It was a matter of less than an hour to round up, in our own cellars, enough empty pails, lard tins and other receptacles suitable to collecting the sap. From the stationery shop we got half a dozen pea shooters of tin which would make, Jim thought, ideal sap spouts to drive into the trees. A chisel for making the notch in the bark and a brace and bit for making the little holes into which to stick the spouts was, with a handful of nails, all that a couple of maple enthusiasts required.
We agreed to tap only Jim’s trees to start with. From them we figured on collecting about 10 gallons of sap which would give us a boiling down of better than a quart of syrup, which, as Jimmie explained, would indicate whether the experiment was worthy of larger development.
“We may,” pointed out Jim, “get the whole city making maple syrup.”
So, with daylight saving to help us, we tapped our five trees, on the front lawn and in the yard, and found no trouble inserting the spouts and suspending the pails on nails. The colorless, water-like sap began to run almost instantly. First a dribble and then a trickle rewarded our gaze as each tree was notched and spouted. And when darkness fell, there was already a nice wetness covering the bottom of each pail.
The next morning being Saturday, we telephoned the office that we had important work to do; which was fortunate, because with all the children of the district home from school, we had to keep a sharp eye on our pails of sweet sap. Overnight, some of the smaller pails had actually filled and overflowed. It is astonishing how maple sap flows. With the day, the sap flow increased. In a big preserving kettle down in Jim’s cellar, on the laundry gas stove, we collected the sap from the pails.
“We should be boiling by 6 o’clock tonight, at this rate,” said Jim, looking at the good six inches of sap already in the kettle.
The children of the neighborhood took a most lively interest in the enterprise, and Jim and I both took time, seeing there was nothing else to do, to instruct these ignorant little city children in the mysteries of maple sugar making.
“To celebrate our first boiling,” suggested Jim. “we might invite all these kids in to watch and let them sit around the kettle and dip sticks in the syrup, the way they do in the country at a sugaring-off. They dip switches in and then cool the syrup in the snow and it turns to candy.”
“It might be nice,” I agreed, “because after all, this is a patriotic enterprise and the kids ought to be in it.”
The First – and Last – Boiling
So we got quite friendly with the children clustered around and I allowed some of them to taste the sap, even though it was precious. I had tasted it. It had a sweetish, queer flavor. Rather nice. I tasted quite a lot of it. I got a spoon and dipped some out for each youngster. They all had two or three helpings of the sap. I had about 10 or 15. And then an old lady passing by spoiled the fun.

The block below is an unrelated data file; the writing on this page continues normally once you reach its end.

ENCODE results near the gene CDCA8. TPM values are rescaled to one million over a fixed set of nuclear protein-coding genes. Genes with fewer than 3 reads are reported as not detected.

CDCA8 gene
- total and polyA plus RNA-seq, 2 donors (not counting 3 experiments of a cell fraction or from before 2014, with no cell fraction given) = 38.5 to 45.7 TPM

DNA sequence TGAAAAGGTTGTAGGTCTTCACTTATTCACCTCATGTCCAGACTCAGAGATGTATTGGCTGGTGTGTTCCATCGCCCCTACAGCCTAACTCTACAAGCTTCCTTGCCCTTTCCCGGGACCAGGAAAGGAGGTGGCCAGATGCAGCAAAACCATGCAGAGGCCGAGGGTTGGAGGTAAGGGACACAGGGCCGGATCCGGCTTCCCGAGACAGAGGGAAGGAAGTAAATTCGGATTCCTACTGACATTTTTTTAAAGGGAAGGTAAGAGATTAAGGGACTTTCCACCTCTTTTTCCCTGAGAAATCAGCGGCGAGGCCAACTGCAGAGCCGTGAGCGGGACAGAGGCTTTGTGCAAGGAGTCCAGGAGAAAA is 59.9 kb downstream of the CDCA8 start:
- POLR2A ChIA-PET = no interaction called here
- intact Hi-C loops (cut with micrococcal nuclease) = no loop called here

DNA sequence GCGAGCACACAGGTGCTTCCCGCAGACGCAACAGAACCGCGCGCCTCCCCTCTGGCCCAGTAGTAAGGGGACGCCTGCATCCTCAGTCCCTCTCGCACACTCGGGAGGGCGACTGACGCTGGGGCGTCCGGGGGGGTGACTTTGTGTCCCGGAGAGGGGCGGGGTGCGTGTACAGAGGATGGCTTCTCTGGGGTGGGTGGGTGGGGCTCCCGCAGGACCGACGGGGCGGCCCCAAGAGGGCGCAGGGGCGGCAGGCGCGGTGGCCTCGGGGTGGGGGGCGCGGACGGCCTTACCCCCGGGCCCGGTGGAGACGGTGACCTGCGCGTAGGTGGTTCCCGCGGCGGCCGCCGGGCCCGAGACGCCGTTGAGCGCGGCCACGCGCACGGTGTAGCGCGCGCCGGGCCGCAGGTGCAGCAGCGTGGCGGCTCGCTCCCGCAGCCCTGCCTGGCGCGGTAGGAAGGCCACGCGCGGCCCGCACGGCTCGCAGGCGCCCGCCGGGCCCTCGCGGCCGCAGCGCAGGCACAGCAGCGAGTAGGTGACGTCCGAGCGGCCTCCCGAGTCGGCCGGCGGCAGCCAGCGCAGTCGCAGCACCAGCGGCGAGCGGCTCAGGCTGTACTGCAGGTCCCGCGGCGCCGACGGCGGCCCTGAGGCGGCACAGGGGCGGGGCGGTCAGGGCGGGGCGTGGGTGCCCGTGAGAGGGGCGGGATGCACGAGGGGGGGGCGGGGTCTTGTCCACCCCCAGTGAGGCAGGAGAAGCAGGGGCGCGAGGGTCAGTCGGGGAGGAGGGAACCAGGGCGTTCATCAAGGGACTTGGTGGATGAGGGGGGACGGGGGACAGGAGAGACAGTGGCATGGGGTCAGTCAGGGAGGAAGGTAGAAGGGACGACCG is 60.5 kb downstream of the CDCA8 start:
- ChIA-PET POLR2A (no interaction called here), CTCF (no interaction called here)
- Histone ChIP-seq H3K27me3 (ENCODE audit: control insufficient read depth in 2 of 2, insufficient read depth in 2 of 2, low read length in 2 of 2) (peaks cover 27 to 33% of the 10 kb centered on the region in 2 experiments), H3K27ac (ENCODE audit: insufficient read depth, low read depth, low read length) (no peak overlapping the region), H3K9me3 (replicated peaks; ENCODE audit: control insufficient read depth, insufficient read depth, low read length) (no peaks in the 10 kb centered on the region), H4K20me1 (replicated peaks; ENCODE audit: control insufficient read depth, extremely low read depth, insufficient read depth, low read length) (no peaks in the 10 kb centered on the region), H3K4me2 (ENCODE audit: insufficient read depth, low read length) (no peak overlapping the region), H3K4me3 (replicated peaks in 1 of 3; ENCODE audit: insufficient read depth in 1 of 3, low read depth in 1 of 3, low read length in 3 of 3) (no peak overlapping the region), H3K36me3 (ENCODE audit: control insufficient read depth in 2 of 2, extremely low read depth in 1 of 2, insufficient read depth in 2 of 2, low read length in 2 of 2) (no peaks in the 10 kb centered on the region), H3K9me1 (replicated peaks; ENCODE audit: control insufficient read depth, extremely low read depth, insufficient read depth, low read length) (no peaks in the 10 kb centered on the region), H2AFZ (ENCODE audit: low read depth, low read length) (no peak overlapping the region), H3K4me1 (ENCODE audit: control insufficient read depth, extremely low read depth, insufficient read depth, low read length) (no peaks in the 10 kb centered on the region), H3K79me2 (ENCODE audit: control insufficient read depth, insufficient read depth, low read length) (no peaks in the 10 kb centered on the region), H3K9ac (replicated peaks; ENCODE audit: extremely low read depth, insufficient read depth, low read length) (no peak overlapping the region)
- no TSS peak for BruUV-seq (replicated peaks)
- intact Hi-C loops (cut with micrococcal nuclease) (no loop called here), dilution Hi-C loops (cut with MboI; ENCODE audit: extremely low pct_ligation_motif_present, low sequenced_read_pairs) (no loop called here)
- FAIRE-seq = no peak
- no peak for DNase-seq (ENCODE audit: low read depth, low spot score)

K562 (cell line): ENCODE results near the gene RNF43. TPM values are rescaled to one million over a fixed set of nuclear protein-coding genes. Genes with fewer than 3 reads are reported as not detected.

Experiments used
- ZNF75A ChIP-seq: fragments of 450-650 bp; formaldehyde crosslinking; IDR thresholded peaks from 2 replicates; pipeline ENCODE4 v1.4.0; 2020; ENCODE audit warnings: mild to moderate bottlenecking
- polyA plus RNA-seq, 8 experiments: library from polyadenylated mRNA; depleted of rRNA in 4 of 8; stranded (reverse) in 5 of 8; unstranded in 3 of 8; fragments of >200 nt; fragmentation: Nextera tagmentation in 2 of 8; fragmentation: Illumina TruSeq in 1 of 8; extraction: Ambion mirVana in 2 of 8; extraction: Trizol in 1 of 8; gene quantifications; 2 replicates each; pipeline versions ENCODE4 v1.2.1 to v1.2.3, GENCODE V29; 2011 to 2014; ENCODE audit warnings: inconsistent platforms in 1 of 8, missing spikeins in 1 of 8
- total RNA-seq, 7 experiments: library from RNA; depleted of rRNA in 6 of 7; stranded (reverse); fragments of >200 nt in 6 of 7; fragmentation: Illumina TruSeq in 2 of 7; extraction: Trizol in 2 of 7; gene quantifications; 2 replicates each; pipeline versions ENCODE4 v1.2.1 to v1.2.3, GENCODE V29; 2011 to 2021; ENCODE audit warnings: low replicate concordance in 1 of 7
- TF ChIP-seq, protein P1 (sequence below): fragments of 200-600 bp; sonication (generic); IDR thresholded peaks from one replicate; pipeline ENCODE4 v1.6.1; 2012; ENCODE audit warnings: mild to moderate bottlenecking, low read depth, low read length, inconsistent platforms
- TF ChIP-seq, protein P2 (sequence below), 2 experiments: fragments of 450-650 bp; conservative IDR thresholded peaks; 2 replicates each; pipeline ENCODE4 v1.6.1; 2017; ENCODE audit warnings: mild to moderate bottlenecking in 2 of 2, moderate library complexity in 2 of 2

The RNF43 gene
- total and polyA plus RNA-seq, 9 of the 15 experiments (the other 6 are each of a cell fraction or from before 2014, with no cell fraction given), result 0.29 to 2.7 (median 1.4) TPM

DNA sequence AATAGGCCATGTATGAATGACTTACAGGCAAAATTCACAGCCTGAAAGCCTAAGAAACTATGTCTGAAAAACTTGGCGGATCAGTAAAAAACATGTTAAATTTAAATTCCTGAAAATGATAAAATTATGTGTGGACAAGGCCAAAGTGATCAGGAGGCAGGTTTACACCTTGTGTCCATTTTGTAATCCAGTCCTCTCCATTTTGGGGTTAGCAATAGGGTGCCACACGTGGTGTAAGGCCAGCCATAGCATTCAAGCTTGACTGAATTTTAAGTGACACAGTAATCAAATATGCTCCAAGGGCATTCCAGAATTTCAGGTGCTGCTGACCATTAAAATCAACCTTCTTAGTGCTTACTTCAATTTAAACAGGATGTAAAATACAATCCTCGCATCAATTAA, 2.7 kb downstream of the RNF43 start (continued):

“Mercy sakes,” she said, “you are not giving those children that maple sap!”
“It won’t hurt them,” I reassured her.
“Won’t hurt them?” she cried. “It’ll give them the worst gripes they ever had. My goodness, don’t let them have any more.”
“My dear lady,” I said, “I bet I’ve had a pint of it.”
“Well,” she laughed, “if you have, you’ll soon know it. Why, when I was a girl back on the farm the best joke in the world was to invite your town cousins out and give them sap to drink and then…”
But at that instant I felt the first gripes. It was just as the lady said.
I had to leave the experiment to Jimmie. He had drunk only a little of the sap and was more or less able to carry on. I came and went, as the gripes came and went. I was feeling some better along about 6 o’clock, when Jimmie announced the first boiling to be ready.
Unquestionably, as we boiled, there was a delicious maple aroma in that cellar laundry. Unquestionably, the sap slowly boiled to a darker and darker shade. Unquestionably the slowly forming syrup, as the hours went by, did taste like maple syrup. But also unquestionably it seemed to taste of other things, such as a faint suspicion of gasoline, and a faint tinge of lubricating oil and other things which undoubtedly seep down into the soil from which city trees draw their sustenance.
It may have been the sap I had drunk earlier in the day that threw me off my taste, but by the time the syrup had begun to take on the consistency of syrup, I had no taste for it at all; and I was ready to go out into the fresh air and breathe the cold. What we had left at the end of the boiling both Jimmie and I agreed to pour out in a quiet corner of Jimmie’s garden. Altogether, it was a failure as an experiment. And a lot of work and trouble.
But the worst feature of the experiment was that all day all the mothers in the neighborhood telephoned in high, sharp voices to ask what on earth we had been giving their children to drink?
Editor’s Notes: This story gives a good description of making maple syrup. I suspect that at the time of writing, it was more common to encounter artificial syrup in Canada, but this in no longer the case. To anyone in the right climate, making maple syrup by hobbyists is not uncommon, so long as you have enough trees to work with, and preferably do the boiling outside. One shouldn’t let Greg and Jim’s failed experiment discourage you.
Jim uses the phrase “the real McKay“. This is from an advertising slogan of the MacKay whisky distillery: “A drappie o’ the real MacKay”. This would eventually transform to “the real McCoy“, to indicate something was “the real thing” or “the genuine article”.